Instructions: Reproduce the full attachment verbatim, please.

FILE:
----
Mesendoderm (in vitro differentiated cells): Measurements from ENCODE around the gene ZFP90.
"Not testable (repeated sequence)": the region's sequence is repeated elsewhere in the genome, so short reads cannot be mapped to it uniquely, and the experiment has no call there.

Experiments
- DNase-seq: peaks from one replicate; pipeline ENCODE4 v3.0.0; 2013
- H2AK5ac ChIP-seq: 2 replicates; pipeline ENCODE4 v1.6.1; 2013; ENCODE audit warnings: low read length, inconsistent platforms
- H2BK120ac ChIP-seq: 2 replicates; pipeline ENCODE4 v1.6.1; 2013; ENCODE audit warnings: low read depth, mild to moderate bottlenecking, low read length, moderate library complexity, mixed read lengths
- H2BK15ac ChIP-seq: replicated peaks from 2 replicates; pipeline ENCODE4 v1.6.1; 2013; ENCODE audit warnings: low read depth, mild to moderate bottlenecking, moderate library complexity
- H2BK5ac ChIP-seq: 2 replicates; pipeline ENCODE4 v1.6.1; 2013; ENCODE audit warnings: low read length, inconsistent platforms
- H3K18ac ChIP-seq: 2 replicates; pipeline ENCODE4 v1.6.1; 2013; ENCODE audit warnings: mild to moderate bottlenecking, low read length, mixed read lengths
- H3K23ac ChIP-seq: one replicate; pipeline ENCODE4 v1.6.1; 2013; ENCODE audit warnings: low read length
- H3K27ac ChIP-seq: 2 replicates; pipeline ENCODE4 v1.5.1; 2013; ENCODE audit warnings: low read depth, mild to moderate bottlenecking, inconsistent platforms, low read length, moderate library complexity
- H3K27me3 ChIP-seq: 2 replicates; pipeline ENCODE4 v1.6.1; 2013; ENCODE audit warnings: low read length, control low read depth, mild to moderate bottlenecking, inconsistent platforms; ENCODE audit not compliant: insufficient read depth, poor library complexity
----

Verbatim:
Mesendoderm (in vitro differentiated cells): Measurements from ENCODE around the gene ZFP90.
"Not testable (repeated sequence)": the region's sequence is repeated elsewhere in the genome, so short reads cannot be mapped to it uniquely, and the experiment has no call there.

Experiments
- DNase-seq: peaks from one replicate; pipeline ENCODE4 v3.0.0; 2013
- H2AK5ac ChIP-seq: 2 replicates; pipeline ENCODE4 v1.6.1; 2013; ENCODE audit warnings: low read length, inconsistent platforms
- H2BK120ac ChIP-seq: 2 replicates; pipeline ENCODE4 v1.6.1; 2013; ENCODE audit warnings: low read depth, mild to moderate bottlenecking, low read length, moderate library complexity, mixed read lengths
- H2BK15ac ChIP-seq: replicated peaks from 2 replicates; pipeline ENCODE4 v1.6.1; 2013; ENCODE audit warnings: low read depth, mild to moderate bottlenecking, moderate library complexity
- H2BK5ac ChIP-seq: 2 replicates; pipeline ENCODE4 v1.6.1; 2013; ENCODE audit warnings: low read length, inconsistent platforms
- H3K18ac ChIP-seq: 2 replicates; pipeline ENCODE4 v1.6.1; 2013; ENCODE audit warnings: mild to moderate bottlenecking, low read length, mixed read lengths
- H3K23ac ChIP-seq: one replicate; pipeline ENCODE4 v1.6.1; 2013; ENCODE audit warnings: low read length
- H3K27ac ChIP-seq: 2 replicates; pipeline ENCODE4 v1.5.1; 2013; ENCODE audit warnings: low read depth, mild to moderate bottlenecking, inconsistent platforms, low read length, moderate library complexity
- H3K27me3 ChIP-seq: 2 replicates; pipeline ENCODE4 v1.6.1; 2013; ENCODE audit warnings: low read length, control low read depth, mild to moderate bottlenecking, inconsistent platforms; ENCODE audit not compliant: insufficient read depth, poor library complexity